By James N. Woodruff, MD
Mistreatment continues to be a problem in the education of medical students. Despite efforts across the country, data from last year’s AAMC Medical Student Graduation Questionnaire found that 17 percent of students across all schools indicated they had been mistreated. This number has remained relatively stable over the past six years. Very appropriately, student mistreatment has increasingly become a focus of attention for the Liaison Committee on Medical Education, the accrediting authority for medical degree programs in the United States.
Like many institutions around the country, the University of Chicago Pritzker School of Medicine takes this problem seriously. We began a medical center-wide initiative about 10 years ago to address our mistreatment problem. It started with careful data collection and analysis to understand the problem better. In addition to the annual AAMC questionnaire, we began collecting data directly from the students as they completed each of their clinical rotations during their third year clerkships. This allowed us to get more immediate feedback and to identify areas of our curriculum that deserved particular attention.
Once we had data, our leadership made a number of interventions. It established a new ombudsman system, through which students and residents can get confidential assistance and advice when they found themselves in uncomfortable situations. Starting in 2006, robust educational interventions were also made. Faculty and residents in departments that demonstrated higher levels of mistreatment received annual mandatory workshops on the topic of mistreatment.
More general education also took place. A dedicated retreat for the University of Chicago’s clerkship and program directors was held to ensure that those in charge of our curriculum were prepared to address the issue in a coordinated team approach. In addition, each of our clinical departments was visited by our Dean of Medical Education to review the department’s strengths and weaknesses. Each of these Grand Rounds presentations had a section dedicated to mistreatment.
Significant effort was made in educating our students as well. As students make the transition from class work to an activity that more closely resembles “on the job training,” it is very important to outline for them what constitutes mistreatment and also how to respond when mistreatment takes place. Quick reference tools such as the acronym “MISTREAT” have been particularly useful:
Intimidation on purpose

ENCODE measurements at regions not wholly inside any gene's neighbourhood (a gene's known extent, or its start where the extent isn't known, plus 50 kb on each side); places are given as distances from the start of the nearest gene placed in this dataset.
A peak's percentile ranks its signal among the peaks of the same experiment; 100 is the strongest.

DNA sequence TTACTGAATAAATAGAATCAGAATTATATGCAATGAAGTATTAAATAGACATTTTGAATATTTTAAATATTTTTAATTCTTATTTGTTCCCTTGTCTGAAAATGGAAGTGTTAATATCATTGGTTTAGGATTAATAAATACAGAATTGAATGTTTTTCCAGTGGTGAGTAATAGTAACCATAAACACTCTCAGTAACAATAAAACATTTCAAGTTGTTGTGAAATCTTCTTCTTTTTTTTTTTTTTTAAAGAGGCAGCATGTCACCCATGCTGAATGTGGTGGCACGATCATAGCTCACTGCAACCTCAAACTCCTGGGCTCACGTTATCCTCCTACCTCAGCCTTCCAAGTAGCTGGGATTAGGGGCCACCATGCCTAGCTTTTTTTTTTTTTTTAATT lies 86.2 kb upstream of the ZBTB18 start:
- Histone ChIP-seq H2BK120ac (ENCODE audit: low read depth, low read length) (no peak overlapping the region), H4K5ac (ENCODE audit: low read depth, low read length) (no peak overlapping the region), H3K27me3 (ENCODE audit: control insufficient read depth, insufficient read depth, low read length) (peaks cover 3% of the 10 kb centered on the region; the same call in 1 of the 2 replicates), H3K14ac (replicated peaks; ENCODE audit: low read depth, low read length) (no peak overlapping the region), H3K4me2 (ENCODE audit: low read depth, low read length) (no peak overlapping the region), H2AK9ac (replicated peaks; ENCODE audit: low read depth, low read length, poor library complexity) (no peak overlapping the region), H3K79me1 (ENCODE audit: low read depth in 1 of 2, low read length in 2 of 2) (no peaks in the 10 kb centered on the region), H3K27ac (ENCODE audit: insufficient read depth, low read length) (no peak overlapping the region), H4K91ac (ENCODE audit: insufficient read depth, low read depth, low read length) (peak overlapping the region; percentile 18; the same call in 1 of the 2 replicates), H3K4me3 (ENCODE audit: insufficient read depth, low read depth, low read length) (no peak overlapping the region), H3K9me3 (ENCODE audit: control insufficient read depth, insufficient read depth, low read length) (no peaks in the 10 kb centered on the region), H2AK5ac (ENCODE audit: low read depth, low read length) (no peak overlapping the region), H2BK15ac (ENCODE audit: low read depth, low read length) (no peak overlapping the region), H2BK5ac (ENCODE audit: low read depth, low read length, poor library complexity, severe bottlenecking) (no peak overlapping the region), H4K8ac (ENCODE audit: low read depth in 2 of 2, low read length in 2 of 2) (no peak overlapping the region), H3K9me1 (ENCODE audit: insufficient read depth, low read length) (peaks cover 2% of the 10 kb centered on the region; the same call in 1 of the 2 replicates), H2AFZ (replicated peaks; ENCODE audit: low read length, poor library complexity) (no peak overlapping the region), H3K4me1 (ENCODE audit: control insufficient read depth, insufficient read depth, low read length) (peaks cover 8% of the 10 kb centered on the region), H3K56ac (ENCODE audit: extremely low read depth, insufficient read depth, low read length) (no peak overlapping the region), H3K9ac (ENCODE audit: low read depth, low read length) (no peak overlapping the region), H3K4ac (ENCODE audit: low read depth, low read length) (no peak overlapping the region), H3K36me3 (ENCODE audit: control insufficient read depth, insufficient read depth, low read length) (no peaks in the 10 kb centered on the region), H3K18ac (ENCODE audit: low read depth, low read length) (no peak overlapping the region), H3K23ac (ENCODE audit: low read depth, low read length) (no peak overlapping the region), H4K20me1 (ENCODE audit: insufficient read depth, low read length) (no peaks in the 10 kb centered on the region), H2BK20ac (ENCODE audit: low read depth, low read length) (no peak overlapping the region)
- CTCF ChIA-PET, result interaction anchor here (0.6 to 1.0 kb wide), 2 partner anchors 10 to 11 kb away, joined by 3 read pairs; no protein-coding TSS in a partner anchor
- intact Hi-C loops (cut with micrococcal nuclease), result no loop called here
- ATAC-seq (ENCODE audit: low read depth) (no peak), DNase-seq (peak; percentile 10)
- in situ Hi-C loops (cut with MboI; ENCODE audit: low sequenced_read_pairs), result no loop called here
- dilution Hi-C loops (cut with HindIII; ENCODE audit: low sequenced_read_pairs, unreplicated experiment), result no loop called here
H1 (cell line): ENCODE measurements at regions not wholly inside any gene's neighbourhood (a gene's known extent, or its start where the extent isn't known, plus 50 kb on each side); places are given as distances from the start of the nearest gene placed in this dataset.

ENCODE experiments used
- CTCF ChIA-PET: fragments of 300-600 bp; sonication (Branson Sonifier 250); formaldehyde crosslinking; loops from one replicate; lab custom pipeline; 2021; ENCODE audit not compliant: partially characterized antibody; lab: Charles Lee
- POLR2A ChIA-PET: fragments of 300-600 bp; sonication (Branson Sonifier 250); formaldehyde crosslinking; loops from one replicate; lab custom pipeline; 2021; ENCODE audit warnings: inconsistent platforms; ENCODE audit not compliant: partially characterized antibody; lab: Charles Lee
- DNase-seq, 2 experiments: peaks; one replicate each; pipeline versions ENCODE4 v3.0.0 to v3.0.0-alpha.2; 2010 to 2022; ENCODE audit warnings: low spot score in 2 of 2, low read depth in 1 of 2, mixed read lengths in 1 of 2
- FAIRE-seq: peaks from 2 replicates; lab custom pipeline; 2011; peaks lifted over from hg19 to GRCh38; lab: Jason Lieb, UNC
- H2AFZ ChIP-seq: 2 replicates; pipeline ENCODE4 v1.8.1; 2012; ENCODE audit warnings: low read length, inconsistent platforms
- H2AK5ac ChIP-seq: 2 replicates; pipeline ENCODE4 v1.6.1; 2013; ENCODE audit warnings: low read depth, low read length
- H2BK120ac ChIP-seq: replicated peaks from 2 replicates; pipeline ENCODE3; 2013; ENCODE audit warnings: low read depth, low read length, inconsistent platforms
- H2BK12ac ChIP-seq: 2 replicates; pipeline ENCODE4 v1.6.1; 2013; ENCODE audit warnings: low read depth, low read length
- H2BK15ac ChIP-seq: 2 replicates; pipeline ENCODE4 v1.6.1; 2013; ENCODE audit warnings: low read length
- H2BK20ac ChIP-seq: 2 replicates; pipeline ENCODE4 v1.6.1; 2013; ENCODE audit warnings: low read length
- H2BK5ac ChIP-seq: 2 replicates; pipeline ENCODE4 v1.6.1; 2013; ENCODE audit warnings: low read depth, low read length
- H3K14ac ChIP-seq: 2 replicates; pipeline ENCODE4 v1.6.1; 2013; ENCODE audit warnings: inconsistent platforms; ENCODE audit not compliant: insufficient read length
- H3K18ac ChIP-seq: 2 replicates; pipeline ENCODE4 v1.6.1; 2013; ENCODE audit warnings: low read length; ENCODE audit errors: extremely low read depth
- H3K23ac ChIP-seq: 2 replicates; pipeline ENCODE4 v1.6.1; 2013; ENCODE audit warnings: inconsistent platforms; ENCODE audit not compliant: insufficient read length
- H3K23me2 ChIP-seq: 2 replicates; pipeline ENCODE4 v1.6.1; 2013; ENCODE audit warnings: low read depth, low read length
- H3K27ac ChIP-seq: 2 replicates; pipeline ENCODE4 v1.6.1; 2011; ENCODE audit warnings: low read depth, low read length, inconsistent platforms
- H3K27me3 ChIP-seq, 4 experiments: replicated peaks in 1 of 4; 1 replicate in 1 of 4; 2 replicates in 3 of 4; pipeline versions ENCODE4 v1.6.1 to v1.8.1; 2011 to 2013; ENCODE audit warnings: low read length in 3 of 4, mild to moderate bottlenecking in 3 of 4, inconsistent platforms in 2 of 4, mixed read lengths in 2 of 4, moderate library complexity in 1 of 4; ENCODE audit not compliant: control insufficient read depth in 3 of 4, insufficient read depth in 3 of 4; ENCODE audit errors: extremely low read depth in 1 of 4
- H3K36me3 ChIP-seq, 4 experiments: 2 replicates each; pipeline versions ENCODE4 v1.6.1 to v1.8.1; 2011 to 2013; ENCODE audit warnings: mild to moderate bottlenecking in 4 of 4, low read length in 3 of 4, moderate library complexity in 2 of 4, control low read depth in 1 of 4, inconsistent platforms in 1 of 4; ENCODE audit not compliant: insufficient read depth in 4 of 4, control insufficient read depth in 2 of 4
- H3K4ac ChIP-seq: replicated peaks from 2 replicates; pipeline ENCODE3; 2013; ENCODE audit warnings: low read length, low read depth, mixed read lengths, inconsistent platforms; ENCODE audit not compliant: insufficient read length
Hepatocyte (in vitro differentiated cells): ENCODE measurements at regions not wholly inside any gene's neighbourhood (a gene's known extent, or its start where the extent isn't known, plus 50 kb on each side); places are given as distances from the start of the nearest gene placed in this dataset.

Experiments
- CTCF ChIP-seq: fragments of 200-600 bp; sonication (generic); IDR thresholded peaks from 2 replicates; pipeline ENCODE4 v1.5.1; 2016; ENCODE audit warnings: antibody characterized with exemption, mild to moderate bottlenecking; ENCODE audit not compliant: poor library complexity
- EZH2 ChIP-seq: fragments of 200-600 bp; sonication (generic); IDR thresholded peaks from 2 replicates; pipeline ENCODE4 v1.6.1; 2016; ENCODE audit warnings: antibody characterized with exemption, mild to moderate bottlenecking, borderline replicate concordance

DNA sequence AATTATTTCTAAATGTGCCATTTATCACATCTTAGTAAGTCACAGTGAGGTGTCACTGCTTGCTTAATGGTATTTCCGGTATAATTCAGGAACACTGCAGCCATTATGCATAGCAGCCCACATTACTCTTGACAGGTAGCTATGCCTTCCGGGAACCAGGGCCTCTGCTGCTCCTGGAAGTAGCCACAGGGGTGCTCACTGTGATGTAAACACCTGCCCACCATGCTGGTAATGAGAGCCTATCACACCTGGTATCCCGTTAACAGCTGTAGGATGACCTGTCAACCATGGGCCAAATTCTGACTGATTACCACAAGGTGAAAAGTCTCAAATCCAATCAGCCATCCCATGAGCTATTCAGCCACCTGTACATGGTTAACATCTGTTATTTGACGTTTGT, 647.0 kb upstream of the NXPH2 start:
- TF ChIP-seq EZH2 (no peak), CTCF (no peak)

Threatening verbal or physical behavior
Racism or other discrimination
Excessive or unrealistic expectations
Trading for grades.
Student education on mistreatment is a standard part of our curriculum and has been for several years now.
A very important final element of our initiative was to build a robust curricular element on professionalism within our medical school. This effort began with the creation of a Roadmap to Professionalism Steering Committee. Out of this committee have come exceptionally useful rubrics for teaching about mistreatment and positive role modeling. In addition, mechanisms for publicly recognizing outstanding teachers and professionals at our medical center were created.
We have been very pleased with the results of our efforts. Mistreatment reported by our students through the AAMC graduation questionnaire has dropped by more than 50 percent over the past few years, and last year mistreatment was reported at about half the rate of the national average. It is important to state, however, that while we have seen improvements in reported mistreatment at our institution, mistreatment still occurs. This is not acceptable.
We have recognized several large challenges to addressing mistreatment in the medical training environment:
1) Parties on both sides of the issue, faculty /residents on one hand and students on the other, need constant reminding about what mistreatment is and how best to address it. We can never consider the problem “solved.”
2) The clinical environments through which our students rotate are intense, high-stakes venues that are likely to become more so as medical centers continue efforts to control costs and our patient population ages.
3) There is an inevitable clash of cultures between the younger students and seasoned physicians that includes both the natural and expected evolution of personal and professional development, but also includes clear generational differences in expectations and communication styles.
4) Popular culture (ex. television) has reinforced mistreatment’s place as an element of our profession’s mystique.
Overall, we believe that our focus on both education and positive role modeling has been the major contributor to our progress with mistreatment. Consistent messaging in orientations and educational workshops by our institution’s leadership addresses turnover of personnel and raises awareness. Performance data promotes ownership of the problem. Consistent and very public acknowledgement of our most professional and humanistic faculty members, residents, and students helps promote a culture of professional behavior and inspires individuals to excel.
—James N. Woodruff, MD, is Associate Dean of Students at the Pritzker School of Medicine, The University of Chicago. He can be reached at firstname.lastname@example.org